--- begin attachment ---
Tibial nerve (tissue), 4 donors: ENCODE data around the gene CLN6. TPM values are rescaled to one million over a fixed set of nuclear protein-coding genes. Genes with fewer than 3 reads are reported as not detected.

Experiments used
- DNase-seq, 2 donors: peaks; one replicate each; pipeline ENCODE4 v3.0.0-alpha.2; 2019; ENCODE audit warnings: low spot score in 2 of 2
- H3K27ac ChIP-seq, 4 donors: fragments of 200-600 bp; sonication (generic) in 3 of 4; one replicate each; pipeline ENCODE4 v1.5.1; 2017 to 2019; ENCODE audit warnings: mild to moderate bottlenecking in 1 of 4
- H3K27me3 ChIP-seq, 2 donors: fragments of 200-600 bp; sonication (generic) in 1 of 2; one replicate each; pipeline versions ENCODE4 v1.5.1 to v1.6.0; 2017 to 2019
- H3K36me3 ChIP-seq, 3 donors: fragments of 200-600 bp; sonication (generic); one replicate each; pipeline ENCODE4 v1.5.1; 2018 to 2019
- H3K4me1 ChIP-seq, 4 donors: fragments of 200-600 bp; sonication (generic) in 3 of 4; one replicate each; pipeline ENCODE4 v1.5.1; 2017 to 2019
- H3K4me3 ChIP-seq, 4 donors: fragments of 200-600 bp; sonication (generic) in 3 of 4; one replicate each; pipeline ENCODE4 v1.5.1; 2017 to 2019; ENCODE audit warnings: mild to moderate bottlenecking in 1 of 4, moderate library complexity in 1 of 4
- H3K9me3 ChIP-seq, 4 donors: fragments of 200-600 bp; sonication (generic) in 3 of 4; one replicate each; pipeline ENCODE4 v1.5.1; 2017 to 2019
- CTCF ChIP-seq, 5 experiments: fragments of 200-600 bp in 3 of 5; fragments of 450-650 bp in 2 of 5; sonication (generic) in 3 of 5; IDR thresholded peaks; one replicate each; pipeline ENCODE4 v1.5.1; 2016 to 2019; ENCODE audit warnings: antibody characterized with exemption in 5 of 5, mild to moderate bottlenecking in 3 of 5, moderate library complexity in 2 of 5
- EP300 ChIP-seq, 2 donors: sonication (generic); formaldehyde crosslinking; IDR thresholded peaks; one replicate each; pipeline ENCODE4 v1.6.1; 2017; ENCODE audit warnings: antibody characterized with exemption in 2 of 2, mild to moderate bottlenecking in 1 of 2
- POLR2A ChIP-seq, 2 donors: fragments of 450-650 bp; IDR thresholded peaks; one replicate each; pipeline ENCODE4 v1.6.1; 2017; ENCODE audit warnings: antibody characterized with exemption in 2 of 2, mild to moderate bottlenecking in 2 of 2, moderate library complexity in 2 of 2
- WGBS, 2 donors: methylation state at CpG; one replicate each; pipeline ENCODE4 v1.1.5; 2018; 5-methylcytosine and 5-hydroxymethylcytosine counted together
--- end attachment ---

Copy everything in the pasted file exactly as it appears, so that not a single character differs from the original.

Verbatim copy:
Tibial nerve (tissue), 4 donors: ENCODE data around the gene CLN6. TPM values are rescaled to one million over a fixed set of nuclear protein-coding genes. Genes with fewer than 3 reads are reported as not detected.

Experiments used
- DNase-seq, 2 donors: peaks; one replicate each; pipeline ENCODE4 v3.0.0-alpha.2; 2019; ENCODE audit warnings: low spot score in 2 of 2
- H3K27ac ChIP-seq, 4 donors: fragments of 200-600 bp; sonication (generic) in 3 of 4; one replicate each; pipeline ENCODE4 v1.5.1; 2017 to 2019; ENCODE audit warnings: mild to moderate bottlenecking in 1 of 4
- H3K27me3 ChIP-seq, 2 donors: fragments of 200-600 bp; sonication (generic) in 1 of 2; one replicate each; pipeline versions ENCODE4 v1.5.1 to v1.6.0; 2017 to 2019
- H3K36me3 ChIP-seq, 3 donors: fragments of 200-600 bp; sonication (generic); one replicate each; pipeline ENCODE4 v1.5.1; 2018 to 2019
- H3K4me1 ChIP-seq, 4 donors: fragments of 200-600 bp; sonication (generic) in 3 of 4; one replicate each; pipeline ENCODE4 v1.5.1; 2017 to 2019
- H3K4me3 ChIP-seq, 4 donors: fragments of 200-600 bp; sonication (generic) in 3 of 4; one replicate each; pipeline ENCODE4 v1.5.1; 2017 to 2019; ENCODE audit warnings: mild to moderate bottlenecking in 1 of 4, moderate library complexity in 1 of 4
- H3K9me3 ChIP-seq, 4 donors: fragments of 200-600 bp; sonication (generic) in 3 of 4; one replicate each; pipeline ENCODE4 v1.5.1; 2017 to 2019
- CTCF ChIP-seq, 5 experiments: fragments of 200-600 bp in 3 of 5; fragments of 450-650 bp in 2 of 5; sonication (generic) in 3 of 5; IDR thresholded peaks; one replicate each; pipeline ENCODE4 v1.5.1; 2016 to 2019; ENCODE audit warnings: antibody characterized with exemption in 5 of 5, mild to moderate bottlenecking in 3 of 5, moderate library complexity in 2 of 5
- EP300 ChIP-seq, 2 donors: sonication (generic); formaldehyde crosslinking; IDR thresholded peaks; one replicate each; pipeline ENCODE4 v1.6.1; 2017; ENCODE audit warnings: antibody characterized with exemption in 2 of 2, mild to moderate bottlenecking in 1 of 2
- POLR2A ChIP-seq, 2 donors: fragments of 450-650 bp; IDR thresholded peaks; one replicate each; pipeline ENCODE4 v1.6.1; 2017; ENCODE audit warnings: antibody characterized with exemption in 2 of 2, mild to moderate bottlenecking in 2 of 2, moderate library complexity in 2 of 2
- WGBS, 2 donors: methylation state at CpG; one replicate each; pipeline ENCODE4 v1.1.5; 2018; 5-methylcytosine and 5-hydroxymethylcytosine counted together